Up in (e-cigarette) smoke

The topic of electronic cigarettes once again led to more questions than answers for Clark County Commissioners.

Public Health officials presented Commissioners Marc Boldt, Tom Mielke and Steve Stuart, serving in their capacity as the Board of Health, with a draft ordinance on e-cigarettes at their work session Wednesday.

The proposed ordinance would prohibit the sale of e-cigarettes to people younger than 18 (state law prohibits the sale of other nicotine products to that age group) and would prohibit the use of e-cigarettes by all people in public places where cigarettes are not allowed.

After asking whether e-cigarettes could be sold to minors, Mielke asked: “When we adopt something like this, does it serve as an endorsement to a product?”

Boldt explained the ordinance was prohibiting e-cigarettes, not endorsing them – an answer that satisfied Mielke’s curiosity.

Stuart said he didn’t support prohibiting the use of e-cigarettes in public places because water vapor is exhaled, not cigarette smoke.

Mielke agreed with Stuart and said he was reluctant to go beyond what current laws allow. But that prompted another question by Mielke.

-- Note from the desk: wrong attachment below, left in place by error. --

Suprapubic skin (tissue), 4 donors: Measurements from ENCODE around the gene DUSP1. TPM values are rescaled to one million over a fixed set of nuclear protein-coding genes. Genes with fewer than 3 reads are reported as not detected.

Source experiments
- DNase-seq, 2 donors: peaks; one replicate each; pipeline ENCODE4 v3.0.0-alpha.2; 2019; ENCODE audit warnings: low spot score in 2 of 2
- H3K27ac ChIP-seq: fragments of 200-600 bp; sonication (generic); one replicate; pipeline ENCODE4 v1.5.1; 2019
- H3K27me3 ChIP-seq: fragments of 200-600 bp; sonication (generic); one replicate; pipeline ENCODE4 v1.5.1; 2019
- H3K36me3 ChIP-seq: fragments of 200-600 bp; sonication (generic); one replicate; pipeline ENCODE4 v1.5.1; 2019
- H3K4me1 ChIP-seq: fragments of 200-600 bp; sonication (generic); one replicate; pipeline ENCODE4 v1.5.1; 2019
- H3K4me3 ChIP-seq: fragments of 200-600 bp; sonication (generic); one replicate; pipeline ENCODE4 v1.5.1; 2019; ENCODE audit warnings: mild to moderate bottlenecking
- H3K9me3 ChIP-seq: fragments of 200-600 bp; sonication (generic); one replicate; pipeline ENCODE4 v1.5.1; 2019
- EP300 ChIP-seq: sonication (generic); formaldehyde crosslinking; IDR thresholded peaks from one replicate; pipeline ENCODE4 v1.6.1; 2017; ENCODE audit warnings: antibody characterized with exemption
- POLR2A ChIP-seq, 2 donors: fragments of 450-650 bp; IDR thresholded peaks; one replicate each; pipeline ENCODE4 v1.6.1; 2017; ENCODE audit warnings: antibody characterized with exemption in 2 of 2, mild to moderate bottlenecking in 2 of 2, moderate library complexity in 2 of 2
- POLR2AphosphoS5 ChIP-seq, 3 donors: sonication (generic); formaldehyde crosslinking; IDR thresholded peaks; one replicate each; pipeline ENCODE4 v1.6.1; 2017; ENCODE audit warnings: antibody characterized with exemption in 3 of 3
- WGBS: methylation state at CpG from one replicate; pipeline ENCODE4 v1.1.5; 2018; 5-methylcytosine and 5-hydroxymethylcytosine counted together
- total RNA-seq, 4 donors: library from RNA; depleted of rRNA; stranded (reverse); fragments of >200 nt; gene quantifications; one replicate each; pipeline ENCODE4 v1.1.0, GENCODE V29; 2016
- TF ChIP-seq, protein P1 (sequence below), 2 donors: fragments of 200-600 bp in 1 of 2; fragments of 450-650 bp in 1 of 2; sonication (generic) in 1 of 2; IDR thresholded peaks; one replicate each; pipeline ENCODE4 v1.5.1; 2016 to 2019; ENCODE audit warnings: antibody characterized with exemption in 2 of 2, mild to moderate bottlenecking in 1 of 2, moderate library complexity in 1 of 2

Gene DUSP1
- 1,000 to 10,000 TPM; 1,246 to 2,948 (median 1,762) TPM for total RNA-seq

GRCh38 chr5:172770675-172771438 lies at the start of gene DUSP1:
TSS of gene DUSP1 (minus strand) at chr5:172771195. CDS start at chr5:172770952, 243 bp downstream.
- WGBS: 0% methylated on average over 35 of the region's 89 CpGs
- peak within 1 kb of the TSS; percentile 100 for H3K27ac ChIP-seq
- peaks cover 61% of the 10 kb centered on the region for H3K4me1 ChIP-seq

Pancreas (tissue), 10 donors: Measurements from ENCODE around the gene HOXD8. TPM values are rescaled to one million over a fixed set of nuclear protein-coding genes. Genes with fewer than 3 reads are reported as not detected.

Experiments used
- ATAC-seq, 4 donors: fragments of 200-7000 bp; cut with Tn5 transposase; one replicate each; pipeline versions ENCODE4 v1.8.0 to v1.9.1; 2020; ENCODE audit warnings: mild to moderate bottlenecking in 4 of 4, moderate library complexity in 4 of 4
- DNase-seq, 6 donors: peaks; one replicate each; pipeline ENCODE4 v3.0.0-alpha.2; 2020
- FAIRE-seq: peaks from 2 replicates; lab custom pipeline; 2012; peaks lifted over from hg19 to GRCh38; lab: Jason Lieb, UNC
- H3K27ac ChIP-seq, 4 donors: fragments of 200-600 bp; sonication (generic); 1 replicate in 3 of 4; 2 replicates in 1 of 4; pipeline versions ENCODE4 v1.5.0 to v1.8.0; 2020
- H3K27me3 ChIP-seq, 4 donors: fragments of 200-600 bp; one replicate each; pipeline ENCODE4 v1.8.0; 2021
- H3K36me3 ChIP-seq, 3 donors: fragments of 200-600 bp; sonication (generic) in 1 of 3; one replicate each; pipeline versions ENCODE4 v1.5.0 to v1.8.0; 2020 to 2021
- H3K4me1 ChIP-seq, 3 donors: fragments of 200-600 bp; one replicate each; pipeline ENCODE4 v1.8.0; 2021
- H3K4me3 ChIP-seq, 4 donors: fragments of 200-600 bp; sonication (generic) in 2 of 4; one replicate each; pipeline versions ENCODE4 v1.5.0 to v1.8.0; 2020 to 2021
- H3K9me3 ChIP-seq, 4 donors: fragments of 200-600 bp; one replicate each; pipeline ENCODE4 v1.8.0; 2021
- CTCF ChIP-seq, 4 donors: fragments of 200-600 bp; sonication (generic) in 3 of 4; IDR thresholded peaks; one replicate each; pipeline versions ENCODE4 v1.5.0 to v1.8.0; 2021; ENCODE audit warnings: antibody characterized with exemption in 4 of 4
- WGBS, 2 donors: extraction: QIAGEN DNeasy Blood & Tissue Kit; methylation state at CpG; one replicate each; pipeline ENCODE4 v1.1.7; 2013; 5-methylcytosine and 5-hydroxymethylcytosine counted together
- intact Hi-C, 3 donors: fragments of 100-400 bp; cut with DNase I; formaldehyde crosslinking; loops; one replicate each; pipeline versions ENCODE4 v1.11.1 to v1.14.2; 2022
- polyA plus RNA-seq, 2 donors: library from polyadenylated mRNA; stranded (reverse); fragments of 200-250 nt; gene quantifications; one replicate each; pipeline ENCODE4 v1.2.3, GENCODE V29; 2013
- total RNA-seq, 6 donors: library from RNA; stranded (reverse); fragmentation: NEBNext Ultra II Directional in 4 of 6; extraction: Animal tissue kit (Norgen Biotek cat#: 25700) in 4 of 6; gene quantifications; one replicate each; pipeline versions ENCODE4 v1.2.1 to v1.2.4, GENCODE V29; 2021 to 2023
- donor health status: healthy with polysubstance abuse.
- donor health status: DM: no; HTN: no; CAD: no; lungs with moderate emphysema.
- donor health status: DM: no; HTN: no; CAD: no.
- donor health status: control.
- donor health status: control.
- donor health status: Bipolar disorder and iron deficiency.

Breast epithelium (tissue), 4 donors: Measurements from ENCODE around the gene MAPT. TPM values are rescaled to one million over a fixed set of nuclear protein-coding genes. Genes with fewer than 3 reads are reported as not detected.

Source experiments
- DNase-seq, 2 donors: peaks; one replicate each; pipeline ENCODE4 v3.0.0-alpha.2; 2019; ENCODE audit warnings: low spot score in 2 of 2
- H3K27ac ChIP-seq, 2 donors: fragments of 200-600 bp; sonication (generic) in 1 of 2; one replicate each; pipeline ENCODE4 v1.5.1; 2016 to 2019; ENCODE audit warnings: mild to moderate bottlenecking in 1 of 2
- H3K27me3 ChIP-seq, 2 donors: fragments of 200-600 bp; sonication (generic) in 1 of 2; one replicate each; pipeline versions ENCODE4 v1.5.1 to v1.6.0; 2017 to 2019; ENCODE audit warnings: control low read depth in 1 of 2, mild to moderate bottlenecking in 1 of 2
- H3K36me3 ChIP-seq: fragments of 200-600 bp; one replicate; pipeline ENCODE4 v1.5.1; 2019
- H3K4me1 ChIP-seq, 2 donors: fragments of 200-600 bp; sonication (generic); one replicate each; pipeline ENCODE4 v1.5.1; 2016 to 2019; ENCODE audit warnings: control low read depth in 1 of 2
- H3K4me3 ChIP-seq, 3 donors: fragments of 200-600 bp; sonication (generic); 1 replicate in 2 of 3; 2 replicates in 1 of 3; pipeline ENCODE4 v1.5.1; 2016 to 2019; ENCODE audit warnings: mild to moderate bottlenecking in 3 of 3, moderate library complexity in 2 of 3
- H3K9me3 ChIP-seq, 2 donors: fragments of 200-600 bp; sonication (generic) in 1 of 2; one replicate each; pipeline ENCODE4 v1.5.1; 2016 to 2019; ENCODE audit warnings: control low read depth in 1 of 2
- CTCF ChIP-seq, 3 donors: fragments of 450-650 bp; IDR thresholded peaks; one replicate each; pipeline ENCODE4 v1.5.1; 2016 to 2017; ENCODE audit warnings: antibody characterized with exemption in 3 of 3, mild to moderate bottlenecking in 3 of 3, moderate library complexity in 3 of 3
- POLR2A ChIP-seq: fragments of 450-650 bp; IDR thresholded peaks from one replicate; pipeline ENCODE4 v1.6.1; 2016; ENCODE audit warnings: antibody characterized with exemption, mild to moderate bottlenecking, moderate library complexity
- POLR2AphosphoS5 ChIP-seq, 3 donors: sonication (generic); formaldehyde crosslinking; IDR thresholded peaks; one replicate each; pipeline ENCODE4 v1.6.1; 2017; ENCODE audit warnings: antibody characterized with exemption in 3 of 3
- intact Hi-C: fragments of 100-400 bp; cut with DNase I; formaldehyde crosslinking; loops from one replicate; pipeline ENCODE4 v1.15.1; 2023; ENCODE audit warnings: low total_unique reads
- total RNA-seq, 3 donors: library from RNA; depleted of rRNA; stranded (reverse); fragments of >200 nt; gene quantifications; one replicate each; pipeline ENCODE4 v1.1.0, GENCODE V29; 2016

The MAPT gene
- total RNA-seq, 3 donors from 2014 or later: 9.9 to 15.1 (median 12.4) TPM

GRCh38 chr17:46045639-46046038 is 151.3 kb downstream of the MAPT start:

“Is it legal or illegal to smoke in bars?” he asked.

The other commissioners, and health officials, assured Mielke smoking cigarettes in bars is illegal.

“We get so much news from Portland, I get confused,” Mielke conceded.

Nobody informed Mielke that Oregon also prohibits smoking indoors, including in bars.

Public Health Director John Wiesman told the commissioners the citizen advisory council supported both pieces of the ordinance. The council worried about the slippery slope the county could be on if it allows e-cigarette use indoors.

“I’ve never been a fan of slippery slope arguments,” Stuart announced.

Stuart said he could make an argument for the other side of Wiesman’s slippery slope. Why not regulate everything that’s bad for a person, Stuart offered.

“Burgers? Gone,” he said.

Might as well require Burgerville to pass tougher emissions tests so Big Stu isn’t tempted by the smell of a Tillamook cheeseburger every time he drives by the local burger joint.

And don’t just stop with Burgerville.

“Oh my gosh, we’ve gotta shut down Cinnabon,” Stuart said, because a person can’t walk by one of the shops without being seduced by the sweet aroma of cinnamon rolls.

Point taken.

Wiesman said he would present an ordinance to the board that did not prohibit adults from using e-cigarettes in public places.

As the meeting was coming to an end, Wiesman said he scheduled a work session with the Vancouver City Council for sometime in June. Boldt suggested Wiesman take a commissioner with him.

Mielke may get confused on smoking laws, but he seemed certain about one thing: who Wiesman should take to the meeting.

“The meanest, biggest and ugliest,” a smirking Mielke said as he turned his chair toward Stuart.

Wiesman opted not to disclose who he believes fits that description.

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